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How A New Mormon Prophet Is Chosen

Intellectual Reserve, Inc
Thomas S. Monson (far left) shakes hands with Russell M. Nelson, the most senior apostle expected to take his place as president of the LDS Church.

Since the beginning of The Church of Jesus Christ of Latter-day Saints, when a prophet dies, the most senior apostle steps up to fill the vacancy. But, the process is still a bit more complicated than that.

With the death of President Thomas S. Monson the top leadership structure of the church is transformed, temporarily. Monson and his two counselors made up The First Presidency. When the president of the church dies, The First Presidency dissolves into The Quorum of the Twelve Apostles, the second highest governing body in the church.


As of right now, the apostles, rather than The First Presidency, lead the church. And Russell M. Nelson, the longest serving apostle, leads that quorum. Which means he’s technically in charge, but he’s not yet the president.


Church members need to wait on the official announcement which comes after all the apostles meet together. Then the new president and prophet — those titles are used interchangeably — will choose two new counselors from the apostles and The First Presidency will again take the helm.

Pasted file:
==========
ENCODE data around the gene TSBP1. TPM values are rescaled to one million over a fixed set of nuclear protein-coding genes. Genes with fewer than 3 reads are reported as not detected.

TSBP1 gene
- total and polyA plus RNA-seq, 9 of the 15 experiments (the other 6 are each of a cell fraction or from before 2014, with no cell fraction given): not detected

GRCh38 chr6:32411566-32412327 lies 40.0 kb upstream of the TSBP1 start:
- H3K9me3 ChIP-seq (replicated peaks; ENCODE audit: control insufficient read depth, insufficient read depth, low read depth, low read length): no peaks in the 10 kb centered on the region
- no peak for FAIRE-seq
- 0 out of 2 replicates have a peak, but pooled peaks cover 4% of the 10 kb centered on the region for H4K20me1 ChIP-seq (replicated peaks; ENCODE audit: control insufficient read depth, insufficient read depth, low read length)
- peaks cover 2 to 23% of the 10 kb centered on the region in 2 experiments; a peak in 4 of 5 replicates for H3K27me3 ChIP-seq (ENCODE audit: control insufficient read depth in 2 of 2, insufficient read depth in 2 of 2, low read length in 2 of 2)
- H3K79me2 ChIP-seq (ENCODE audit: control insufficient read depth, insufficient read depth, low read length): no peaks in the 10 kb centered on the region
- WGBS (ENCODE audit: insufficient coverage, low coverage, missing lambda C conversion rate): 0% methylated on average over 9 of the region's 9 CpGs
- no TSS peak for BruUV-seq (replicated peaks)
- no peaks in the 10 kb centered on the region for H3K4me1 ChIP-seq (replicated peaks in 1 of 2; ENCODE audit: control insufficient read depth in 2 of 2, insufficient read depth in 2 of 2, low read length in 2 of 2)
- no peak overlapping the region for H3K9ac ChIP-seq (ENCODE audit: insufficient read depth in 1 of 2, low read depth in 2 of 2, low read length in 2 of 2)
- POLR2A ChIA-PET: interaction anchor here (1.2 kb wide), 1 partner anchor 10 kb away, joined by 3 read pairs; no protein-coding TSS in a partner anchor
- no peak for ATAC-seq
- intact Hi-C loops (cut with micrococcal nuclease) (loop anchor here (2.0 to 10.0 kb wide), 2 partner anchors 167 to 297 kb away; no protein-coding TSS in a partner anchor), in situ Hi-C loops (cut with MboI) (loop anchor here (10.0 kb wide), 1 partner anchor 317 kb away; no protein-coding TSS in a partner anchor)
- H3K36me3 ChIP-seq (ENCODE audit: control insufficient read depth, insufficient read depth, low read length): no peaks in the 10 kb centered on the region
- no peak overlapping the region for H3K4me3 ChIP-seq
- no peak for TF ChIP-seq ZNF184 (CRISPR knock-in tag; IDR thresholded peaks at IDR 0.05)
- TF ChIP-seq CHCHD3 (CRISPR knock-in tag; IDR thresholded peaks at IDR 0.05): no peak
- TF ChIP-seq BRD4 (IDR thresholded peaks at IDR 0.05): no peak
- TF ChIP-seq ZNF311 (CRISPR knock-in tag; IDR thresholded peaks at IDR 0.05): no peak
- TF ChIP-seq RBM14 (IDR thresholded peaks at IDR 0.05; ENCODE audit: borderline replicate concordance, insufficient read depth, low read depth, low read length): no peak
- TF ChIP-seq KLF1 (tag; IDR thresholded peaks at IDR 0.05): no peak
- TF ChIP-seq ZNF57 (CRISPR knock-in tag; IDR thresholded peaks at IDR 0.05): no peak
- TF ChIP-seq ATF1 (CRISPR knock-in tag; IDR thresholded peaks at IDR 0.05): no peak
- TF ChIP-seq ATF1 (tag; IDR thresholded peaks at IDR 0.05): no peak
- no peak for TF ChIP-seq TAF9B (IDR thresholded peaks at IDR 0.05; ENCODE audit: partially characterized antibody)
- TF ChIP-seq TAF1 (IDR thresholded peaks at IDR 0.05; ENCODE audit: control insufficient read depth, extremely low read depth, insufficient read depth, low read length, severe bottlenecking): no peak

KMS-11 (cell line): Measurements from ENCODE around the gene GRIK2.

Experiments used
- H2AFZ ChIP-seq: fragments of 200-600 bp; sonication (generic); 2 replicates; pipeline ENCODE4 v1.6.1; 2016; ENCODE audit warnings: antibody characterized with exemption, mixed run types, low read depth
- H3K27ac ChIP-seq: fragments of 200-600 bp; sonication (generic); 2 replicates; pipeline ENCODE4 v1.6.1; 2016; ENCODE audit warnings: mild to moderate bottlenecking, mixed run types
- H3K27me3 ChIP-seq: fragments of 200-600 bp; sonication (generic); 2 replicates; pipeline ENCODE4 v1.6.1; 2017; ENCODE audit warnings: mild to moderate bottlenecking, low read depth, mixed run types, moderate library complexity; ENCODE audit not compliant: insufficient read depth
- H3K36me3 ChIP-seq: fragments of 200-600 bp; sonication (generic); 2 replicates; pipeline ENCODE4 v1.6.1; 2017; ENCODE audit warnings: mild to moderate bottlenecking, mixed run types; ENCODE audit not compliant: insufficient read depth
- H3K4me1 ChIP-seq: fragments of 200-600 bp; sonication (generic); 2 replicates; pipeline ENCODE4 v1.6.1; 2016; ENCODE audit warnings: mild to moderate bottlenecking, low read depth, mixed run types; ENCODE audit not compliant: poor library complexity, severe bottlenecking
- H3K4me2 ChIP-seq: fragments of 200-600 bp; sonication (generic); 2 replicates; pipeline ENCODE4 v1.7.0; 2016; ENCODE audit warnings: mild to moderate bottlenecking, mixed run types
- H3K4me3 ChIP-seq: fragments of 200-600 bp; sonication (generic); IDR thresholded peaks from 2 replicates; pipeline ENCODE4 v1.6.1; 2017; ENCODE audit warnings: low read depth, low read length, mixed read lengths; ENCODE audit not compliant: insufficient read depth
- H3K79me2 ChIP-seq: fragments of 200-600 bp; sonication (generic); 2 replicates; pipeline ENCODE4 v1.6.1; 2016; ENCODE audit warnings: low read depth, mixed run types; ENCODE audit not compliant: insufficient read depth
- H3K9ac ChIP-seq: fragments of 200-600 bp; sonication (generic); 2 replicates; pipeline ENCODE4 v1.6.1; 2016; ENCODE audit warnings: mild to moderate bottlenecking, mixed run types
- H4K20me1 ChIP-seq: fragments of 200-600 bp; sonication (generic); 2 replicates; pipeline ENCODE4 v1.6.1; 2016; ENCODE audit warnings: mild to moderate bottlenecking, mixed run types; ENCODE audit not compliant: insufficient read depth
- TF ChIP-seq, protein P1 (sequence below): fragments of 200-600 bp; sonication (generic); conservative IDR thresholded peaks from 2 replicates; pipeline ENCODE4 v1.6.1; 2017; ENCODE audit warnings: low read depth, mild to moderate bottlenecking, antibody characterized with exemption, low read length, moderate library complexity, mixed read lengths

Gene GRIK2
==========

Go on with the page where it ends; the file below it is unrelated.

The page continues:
The wait has less to do with who will be the prophet and more to do with who he, in this case Nelson, choosing to be at his right and left hand side.

The last time this change occurred it took about a week.

Read more at the Mormon Newsroom here

Lee Hale began listening to KUER while he was teaching English at a Middle School in West Jordan (his one hour commute made for plenty of listening time). Inspired by what he heard he applied for the Kroc Fellowship at NPR headquarters in DC and to his surprise, he got it. Since then he has reported on topics ranging from TSA PreCheck to micro apartments in overcrowded cities to the various ways zoo animals stay cool in the summer heat. But, his primary focus has always been education and he returns to Utah to cover the same schools he was teaching in not long ago. Lee is a graduate of Brigham Young University and is also fascinated with the way religion intersects with the culture and communities of the Beehive State. He hopes to tell stories that accurately reflect the beliefs that Utahns hold dear.
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